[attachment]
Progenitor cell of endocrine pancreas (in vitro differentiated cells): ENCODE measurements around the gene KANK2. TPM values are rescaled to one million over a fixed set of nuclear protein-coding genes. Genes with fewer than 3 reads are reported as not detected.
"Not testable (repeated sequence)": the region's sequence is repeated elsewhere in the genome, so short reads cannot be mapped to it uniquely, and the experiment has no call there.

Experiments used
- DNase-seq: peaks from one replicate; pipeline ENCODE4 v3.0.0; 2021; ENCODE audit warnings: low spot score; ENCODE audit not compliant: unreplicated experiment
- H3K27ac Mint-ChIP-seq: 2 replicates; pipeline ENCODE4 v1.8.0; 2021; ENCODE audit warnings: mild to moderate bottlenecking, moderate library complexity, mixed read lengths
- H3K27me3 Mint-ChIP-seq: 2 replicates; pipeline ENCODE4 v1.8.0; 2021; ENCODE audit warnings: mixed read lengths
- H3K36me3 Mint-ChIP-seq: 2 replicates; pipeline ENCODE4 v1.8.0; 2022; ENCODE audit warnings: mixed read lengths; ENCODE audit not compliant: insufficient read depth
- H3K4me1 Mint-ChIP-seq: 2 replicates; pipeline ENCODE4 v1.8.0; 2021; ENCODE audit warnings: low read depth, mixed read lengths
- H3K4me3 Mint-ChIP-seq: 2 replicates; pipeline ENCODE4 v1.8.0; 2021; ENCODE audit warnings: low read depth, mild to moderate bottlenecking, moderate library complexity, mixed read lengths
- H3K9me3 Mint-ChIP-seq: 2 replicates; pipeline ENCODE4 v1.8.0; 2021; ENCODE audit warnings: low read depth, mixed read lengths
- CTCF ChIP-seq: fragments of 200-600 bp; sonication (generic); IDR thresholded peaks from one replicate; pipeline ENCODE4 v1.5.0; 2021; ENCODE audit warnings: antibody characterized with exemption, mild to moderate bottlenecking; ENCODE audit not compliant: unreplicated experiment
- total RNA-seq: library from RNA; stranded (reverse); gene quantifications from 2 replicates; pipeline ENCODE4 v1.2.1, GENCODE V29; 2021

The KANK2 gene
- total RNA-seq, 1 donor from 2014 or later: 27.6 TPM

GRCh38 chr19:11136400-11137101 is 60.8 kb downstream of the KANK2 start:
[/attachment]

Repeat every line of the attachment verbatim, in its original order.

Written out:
Progenitor cell of endocrine pancreas (in vitro differentiated cells): ENCODE measurements around the gene KANK2. TPM values are rescaled to one million over a fixed set of nuclear protein-coding genes. Genes with fewer than 3 reads are reported as not detected.
"Not testable (repeated sequence)": the region's sequence is repeated elsewhere in the genome, so short reads cannot be mapped to it uniquely, and the experiment has no call there.

Experiments used
- DNase-seq: peaks from one replicate; pipeline ENCODE4 v3.0.0; 2021; ENCODE audit warnings: low spot score; ENCODE audit not compliant: unreplicated experiment
- H3K27ac Mint-ChIP-seq: 2 replicates; pipeline ENCODE4 v1.8.0; 2021; ENCODE audit warnings: mild to moderate bottlenecking, moderate library complexity, mixed read lengths
- H3K27me3 Mint-ChIP-seq: 2 replicates; pipeline ENCODE4 v1.8.0; 2021; ENCODE audit warnings: mixed read lengths
- H3K36me3 Mint-ChIP-seq: 2 replicates; pipeline ENCODE4 v1.8.0; 2022; ENCODE audit warnings: mixed read lengths; ENCODE audit not compliant: insufficient read depth
- H3K4me1 Mint-ChIP-seq: 2 replicates; pipeline ENCODE4 v1.8.0; 2021; ENCODE audit warnings: low read depth, mixed read lengths
- H3K4me3 Mint-ChIP-seq: 2 replicates; pipeline ENCODE4 v1.8.0; 2021; ENCODE audit warnings: low read depth, mild to moderate bottlenecking, moderate library complexity, mixed read lengths
- H3K9me3 Mint-ChIP-seq: 2 replicates; pipeline ENCODE4 v1.8.0; 2021; ENCODE audit warnings: low read depth, mixed read lengths
- CTCF ChIP-seq: fragments of 200-600 bp; sonication (generic); IDR thresholded peaks from one replicate; pipeline ENCODE4 v1.5.0; 2021; ENCODE audit warnings: antibody characterized with exemption, mild to moderate bottlenecking; ENCODE audit not compliant: unreplicated experiment
- total RNA-seq: library from RNA; stranded (reverse); gene quantifications from 2 replicates; pipeline ENCODE4 v1.2.1, GENCODE V29; 2021

The KANK2 gene
- total RNA-seq, 1 donor from 2014 or later: 27.6 TPM

GRCh38 chr19:11136400-11137101 is 60.8 kb downstream of the KANK2 start: